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GDN8055

Course
GDN8055
Course Title
Community Gardens - An Action Plan for Success

Description

Are you an involved community leader, a neighborhood captain, an educator or just someone wanting to "get back to basics" in the local food chain? If so, and you are unsure of where or how to start, join us as an experienced community gardener, teacher and writer, focusing on food gardening in the Carolinas, walks you through the steps to organize, establish and maintain a successful, sustainable community garden. Learn how a garden can foster communities by providing fresh produce, promoting physical activity, encouraging opportunities for friendships and cooperation and ultimately benefit the wider community at large.

Objectives

To organize, establish and maintain a successful and sustainable community garden by drawing on best practices from community gardens around the world.

Content

Brief overview of community gardening around the US and around the world.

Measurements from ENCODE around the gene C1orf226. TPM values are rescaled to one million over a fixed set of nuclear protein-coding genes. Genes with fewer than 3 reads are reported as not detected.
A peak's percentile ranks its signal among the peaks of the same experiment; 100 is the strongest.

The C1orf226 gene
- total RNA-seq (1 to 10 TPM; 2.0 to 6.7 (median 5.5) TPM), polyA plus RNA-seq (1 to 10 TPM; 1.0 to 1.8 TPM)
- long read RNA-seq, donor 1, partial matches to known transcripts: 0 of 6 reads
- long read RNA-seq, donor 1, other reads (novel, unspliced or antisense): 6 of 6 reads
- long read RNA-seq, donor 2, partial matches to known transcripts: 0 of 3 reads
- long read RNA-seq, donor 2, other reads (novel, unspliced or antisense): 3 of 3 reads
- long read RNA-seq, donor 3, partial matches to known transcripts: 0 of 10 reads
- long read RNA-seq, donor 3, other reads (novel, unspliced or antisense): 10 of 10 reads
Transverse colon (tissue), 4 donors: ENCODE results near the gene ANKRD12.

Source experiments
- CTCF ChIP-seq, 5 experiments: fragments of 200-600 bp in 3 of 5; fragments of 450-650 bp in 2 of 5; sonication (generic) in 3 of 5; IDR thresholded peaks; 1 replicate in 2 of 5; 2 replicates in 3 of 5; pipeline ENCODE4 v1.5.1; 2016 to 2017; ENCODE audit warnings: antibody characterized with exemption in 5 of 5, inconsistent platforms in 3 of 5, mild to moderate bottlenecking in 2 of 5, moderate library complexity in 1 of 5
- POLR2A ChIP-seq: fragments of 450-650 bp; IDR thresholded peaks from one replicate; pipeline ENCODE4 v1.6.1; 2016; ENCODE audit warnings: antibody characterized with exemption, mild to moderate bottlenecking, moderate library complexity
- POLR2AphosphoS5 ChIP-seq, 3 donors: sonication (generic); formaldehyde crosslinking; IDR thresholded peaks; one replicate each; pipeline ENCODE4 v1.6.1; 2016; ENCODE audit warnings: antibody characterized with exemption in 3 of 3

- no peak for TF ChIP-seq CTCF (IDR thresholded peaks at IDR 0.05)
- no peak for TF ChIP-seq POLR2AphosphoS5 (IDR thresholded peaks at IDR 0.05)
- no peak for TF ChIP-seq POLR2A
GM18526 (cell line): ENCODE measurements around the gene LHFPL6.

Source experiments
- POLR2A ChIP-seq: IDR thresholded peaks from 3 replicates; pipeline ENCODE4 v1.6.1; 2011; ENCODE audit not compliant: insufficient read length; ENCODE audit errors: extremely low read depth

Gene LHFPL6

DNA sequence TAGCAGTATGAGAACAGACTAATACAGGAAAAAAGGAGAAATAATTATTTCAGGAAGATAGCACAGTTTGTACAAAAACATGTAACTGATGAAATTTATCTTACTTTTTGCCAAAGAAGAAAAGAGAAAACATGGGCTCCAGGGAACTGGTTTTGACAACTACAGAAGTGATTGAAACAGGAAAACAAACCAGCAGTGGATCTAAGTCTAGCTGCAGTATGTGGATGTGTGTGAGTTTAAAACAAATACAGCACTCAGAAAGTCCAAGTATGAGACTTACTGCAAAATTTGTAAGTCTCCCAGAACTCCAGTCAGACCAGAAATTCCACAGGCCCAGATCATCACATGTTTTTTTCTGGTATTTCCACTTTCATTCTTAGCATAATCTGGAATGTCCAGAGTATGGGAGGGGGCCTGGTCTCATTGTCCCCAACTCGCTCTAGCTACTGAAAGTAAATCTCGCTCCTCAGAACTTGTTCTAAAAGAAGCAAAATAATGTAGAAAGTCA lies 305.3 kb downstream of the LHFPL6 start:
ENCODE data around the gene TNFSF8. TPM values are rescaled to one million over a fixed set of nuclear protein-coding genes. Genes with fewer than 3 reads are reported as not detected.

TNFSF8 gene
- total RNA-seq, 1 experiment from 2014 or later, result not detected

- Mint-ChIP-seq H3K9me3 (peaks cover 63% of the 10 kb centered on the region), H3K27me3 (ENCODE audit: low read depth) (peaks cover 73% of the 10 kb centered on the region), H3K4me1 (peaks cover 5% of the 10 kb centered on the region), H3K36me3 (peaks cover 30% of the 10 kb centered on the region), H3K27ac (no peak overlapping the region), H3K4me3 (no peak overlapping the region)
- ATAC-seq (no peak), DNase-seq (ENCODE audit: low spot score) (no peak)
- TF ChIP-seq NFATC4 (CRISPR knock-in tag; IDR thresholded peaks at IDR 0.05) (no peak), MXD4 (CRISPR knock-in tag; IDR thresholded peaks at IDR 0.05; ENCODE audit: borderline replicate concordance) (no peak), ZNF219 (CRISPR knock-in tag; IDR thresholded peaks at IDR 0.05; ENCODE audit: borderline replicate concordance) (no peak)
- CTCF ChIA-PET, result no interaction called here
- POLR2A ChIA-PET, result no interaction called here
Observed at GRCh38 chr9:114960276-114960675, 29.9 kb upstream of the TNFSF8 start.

• First steps - setting up the garden team, and deciding who the gardeners will be
  • Inventorying neighborhood assets and interest
  • Setting project goals and organizing tasks
  • Choosing the garden's organizational plan - individual plots v. group projects

Budgeting

Selecting the right site

Land tenure, insurance, and rent

Gardens on public land

Community garden design and installation

Safety in the garden

Soil safety and soil preparation

Recruiting gardeners and publicizing the project

Garden roles and rules - managing the garden, bylaws, and rules

Decision making and reacing consensus

Charlotte region vegetable growing basics for community gardeners

Controlling pests without dangerous chemicals

Composting

A community gardening yearly calendar

Communication and meetings

Dealing with diversity as an asset

Fundraising and grants

The importance of fun

Troubleshooting

Conclusion - next steps

[The group will visit a community garden during the class]

Prerequisites

None - interest in starting a community garden project

Method of Instruction

In-class discussions and activities, along with illustrated talks on specific key subjects

Field trip to outside community garden(s)

Evaluation

Class attendance and participation